Just knowing they have offered the best IT services is not enough. There is need for the IT team to find out whether or not the users are satisfied with their services. One of the biggest fears of an incompetent IT team is that when they conduct a means to measure user satisfactions, issues will be raised and then they will be forced to address those issues. However, a competent IT team thrives in the business of finding issues from users and fixing them.
This brings us to the next item, how often should you carry out satisfaction measurement? Once a year, twice, thrice or even more? That is what we will try to decipher in this blog. One thing that you can be 100 percent sure of is that measuring user satisfaction is good for business.
The main reason why an IT team should measure user satisfaction is that users use satisfaction measurement to determine whether the IT team is adding any value to a business. If the manager asks the employees whether they are happy with the way the systems are running and they say no, well, that will be a no for the IT team and it could even cost them their job.
Use simple, straight to the point and relevant surveys
Assume you have sold a person a loaf of bread that you baked at home and then you want to know how they liked it … it is very simple. Just ask them straight away how much they liked the bread, say, on a scale of 1 to 10. If they hardly liked it, what did they not like about it?
Asking straight and to the point questions will ensure that you get genuine, straight to the point answers. People are already bored by life in general and you do not want to bore them any further with irrelevant questions. Try questions like:
On a scale of 1 to 10, how would you rate communication with the IT department?
1 - Very poor
2 - Excellent
How would you rate the services from IT?
a. Could do better
c. Very good
How would you rate the performance of your computer?
a. Very poor
c. Very good
Research shows that in any survey, the first 90 seconds are very important because after that, the interest just fades away. Now, to get honest answers, you have to ensure that the most relevant questions can be answered in the first 90 seconds.
Analyzing the responses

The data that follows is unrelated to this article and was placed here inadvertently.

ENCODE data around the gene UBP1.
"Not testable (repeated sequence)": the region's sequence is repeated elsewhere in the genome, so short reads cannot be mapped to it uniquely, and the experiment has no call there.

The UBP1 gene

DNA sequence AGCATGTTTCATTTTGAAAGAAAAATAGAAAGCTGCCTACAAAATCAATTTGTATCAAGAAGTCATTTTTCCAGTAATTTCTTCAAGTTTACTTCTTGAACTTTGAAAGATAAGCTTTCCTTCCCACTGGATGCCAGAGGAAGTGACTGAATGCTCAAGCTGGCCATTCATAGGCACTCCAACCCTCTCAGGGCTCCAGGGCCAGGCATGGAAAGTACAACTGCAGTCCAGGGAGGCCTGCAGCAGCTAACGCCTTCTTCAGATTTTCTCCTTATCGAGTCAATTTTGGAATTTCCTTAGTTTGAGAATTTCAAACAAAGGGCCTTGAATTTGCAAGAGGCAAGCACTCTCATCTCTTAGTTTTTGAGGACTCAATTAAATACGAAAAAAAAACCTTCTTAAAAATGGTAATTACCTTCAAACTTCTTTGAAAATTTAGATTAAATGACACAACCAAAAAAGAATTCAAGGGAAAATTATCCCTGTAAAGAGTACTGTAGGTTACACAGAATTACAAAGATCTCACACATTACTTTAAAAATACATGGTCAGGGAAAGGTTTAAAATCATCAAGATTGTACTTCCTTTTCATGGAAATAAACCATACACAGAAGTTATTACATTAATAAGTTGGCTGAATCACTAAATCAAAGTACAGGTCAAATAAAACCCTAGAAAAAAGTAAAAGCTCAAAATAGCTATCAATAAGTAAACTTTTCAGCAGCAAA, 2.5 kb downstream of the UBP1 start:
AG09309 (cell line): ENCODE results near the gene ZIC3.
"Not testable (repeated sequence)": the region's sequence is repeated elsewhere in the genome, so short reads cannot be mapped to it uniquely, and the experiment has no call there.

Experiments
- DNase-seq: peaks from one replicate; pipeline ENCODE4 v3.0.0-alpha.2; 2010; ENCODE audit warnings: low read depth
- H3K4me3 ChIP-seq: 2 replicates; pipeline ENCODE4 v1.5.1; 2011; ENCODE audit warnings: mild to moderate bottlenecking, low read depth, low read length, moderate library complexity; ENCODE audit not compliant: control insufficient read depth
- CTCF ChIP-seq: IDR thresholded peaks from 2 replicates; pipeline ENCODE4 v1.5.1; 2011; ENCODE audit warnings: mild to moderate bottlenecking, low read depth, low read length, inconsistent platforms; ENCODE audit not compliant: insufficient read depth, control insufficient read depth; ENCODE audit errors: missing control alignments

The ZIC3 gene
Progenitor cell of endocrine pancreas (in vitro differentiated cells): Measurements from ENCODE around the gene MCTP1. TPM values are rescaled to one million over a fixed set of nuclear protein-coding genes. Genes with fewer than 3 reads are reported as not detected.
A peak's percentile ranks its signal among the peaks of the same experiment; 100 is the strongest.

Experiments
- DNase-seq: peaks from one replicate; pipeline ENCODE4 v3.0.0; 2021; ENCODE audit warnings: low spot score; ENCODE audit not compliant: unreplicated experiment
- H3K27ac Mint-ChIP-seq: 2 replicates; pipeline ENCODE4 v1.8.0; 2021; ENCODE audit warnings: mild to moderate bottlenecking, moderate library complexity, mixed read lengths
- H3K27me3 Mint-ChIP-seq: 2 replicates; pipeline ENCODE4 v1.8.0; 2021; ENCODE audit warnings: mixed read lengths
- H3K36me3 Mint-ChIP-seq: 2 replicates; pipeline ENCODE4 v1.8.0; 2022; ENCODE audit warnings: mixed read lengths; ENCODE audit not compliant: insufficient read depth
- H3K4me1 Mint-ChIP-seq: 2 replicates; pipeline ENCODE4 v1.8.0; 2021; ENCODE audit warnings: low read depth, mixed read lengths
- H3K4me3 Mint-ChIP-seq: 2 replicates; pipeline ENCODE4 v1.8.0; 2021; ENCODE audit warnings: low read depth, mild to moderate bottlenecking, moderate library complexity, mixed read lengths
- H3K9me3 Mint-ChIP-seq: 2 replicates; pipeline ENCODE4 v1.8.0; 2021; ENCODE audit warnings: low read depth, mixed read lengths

The survey questions may be short and to the point, but if they are well set, they are going to elicit the most honest and genuine answers. After that, the IT team will analyze all the answers and see what needs to be done.
By the time you will be done with the analysis, you should know what your systems users want and whether they are satisfied with it or not. There is quite a lot to learn about the IT systems in place. For example, if you notice that new users recently recruited to the company are not satisfied with the equipment, it could mean that they are underwhelmed with the onboarding process and that something needs to be done to make the new recruits feel as part of the business and to help them reach their peak productivity fast.
If you notice that the dissatisfaction is mostly reported by employees who have been at their jobs for the last four or five years, then it could mean that the equipment is near the end of its lifespan. Could it be time for new computers? Maybe.
And what about the type of the equipment? For example, are employees happier with using the desktop computer or the laptops? Are people who regularly call IT tech support with complaints satisfied? These are just some of the things that you will need to find out from the survey.
Usually, many issues that need to be fixed will pop up from the survey. You need a plan to tackle all of them. You may start with the most urgent, and not all at once since they could take too much time. The IT team should arrange to fix one or two issues per month.